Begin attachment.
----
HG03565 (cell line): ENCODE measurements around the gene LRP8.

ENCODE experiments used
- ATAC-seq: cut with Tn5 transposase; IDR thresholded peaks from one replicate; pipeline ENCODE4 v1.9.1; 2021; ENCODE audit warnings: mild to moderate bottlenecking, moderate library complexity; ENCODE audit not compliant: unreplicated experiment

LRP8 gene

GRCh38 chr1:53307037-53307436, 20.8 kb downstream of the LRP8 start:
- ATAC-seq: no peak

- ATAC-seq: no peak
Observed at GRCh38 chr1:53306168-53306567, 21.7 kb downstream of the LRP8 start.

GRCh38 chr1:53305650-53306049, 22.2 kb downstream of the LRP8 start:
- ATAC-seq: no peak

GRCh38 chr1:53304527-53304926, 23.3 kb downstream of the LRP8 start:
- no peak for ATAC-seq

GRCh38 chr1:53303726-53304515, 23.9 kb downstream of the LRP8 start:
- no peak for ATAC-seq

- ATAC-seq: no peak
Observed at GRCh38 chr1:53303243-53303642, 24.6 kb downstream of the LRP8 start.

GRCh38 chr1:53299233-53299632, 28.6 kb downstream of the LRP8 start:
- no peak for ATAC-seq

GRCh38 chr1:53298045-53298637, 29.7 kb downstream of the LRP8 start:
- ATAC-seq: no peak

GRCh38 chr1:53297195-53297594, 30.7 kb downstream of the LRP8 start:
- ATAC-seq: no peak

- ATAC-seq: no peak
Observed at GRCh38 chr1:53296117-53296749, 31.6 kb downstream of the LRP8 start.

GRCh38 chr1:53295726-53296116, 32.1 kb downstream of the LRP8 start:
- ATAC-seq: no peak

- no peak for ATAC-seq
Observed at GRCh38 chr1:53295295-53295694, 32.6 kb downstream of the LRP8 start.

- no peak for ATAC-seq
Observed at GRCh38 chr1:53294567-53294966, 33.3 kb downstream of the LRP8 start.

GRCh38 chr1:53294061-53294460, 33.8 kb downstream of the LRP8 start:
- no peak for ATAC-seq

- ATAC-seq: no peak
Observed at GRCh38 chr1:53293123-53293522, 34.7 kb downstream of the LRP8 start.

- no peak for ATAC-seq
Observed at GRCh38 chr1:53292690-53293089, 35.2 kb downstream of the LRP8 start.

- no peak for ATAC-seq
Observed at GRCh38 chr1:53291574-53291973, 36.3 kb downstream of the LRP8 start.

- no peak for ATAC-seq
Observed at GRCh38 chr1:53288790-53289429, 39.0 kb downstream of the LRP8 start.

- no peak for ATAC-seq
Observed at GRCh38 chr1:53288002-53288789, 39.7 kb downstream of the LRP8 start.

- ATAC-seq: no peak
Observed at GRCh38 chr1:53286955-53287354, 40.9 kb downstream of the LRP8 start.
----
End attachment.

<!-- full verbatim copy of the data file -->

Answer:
HG03565 (cell line): ENCODE measurements around the gene LRP8.

ENCODE experiments used
- ATAC-seq: cut with Tn5 transposase; IDR thresholded peaks from one replicate; pipeline ENCODE4 v1.9.1; 2021; ENCODE audit warnings: mild to moderate bottlenecking, moderate library complexity; ENCODE audit not compliant: unreplicated experiment

LRP8 gene

GRCh38 chr1:53307037-53307436, 20.8 kb downstream of the LRP8 start:
- ATAC-seq: no peak

- ATAC-seq: no peak
Observed at GRCh38 chr1:53306168-53306567, 21.7 kb downstream of the LRP8 start.

GRCh38 chr1:53305650-53306049, 22.2 kb downstream of the LRP8 start:
- ATAC-seq: no peak

GRCh38 chr1:53304527-53304926, 23.3 kb downstream of the LRP8 start:
- no peak for ATAC-seq

GRCh38 chr1:53303726-53304515, 23.9 kb downstream of the LRP8 start:
- no peak for ATAC-seq

- ATAC-seq: no peak
Observed at GRCh38 chr1:53303243-53303642, 24.6 kb downstream of the LRP8 start.

GRCh38 chr1:53299233-53299632, 28.6 kb downstream of the LRP8 start:
- no peak for ATAC-seq

GRCh38 chr1:53298045-53298637, 29.7 kb downstream of the LRP8 start:
- ATAC-seq: no peak

GRCh38 chr1:53297195-53297594, 30.7 kb downstream of the LRP8 start:
- ATAC-seq: no peak

- ATAC-seq: no peak
Observed at GRCh38 chr1:53296117-53296749, 31.6 kb downstream of the LRP8 start.

GRCh38 chr1:53295726-53296116, 32.1 kb downstream of the LRP8 start:
- ATAC-seq: no peak

- no peak for ATAC-seq
Observed at GRCh38 chr1:53295295-53295694, 32.6 kb downstream of the LRP8 start.

- no peak for ATAC-seq
Observed at GRCh38 chr1:53294567-53294966, 33.3 kb downstream of the LRP8 start.

GRCh38 chr1:53294061-53294460, 33.8 kb downstream of the LRP8 start:
- no peak for ATAC-seq

- ATAC-seq: no peak
Observed at GRCh38 chr1:53293123-53293522, 34.7 kb downstream of the LRP8 start.

- no peak for ATAC-seq
Observed at GRCh38 chr1:53292690-53293089, 35.2 kb downstream of the LRP8 start.

- no peak for ATAC-seq
Observed at GRCh38 chr1:53291574-53291973, 36.3 kb downstream of the LRP8 start.

- no peak for ATAC-seq
Observed at GRCh38 chr1:53288790-53289429, 39.0 kb downstream of the LRP8 start.

- no peak for ATAC-seq
Observed at GRCh38 chr1:53288002-53288789, 39.7 kb downstream of the LRP8 start.

- ATAC-seq: no peak
Observed at GRCh38 chr1:53286955-53287354, 40.9 kb downstream of the LRP8 start.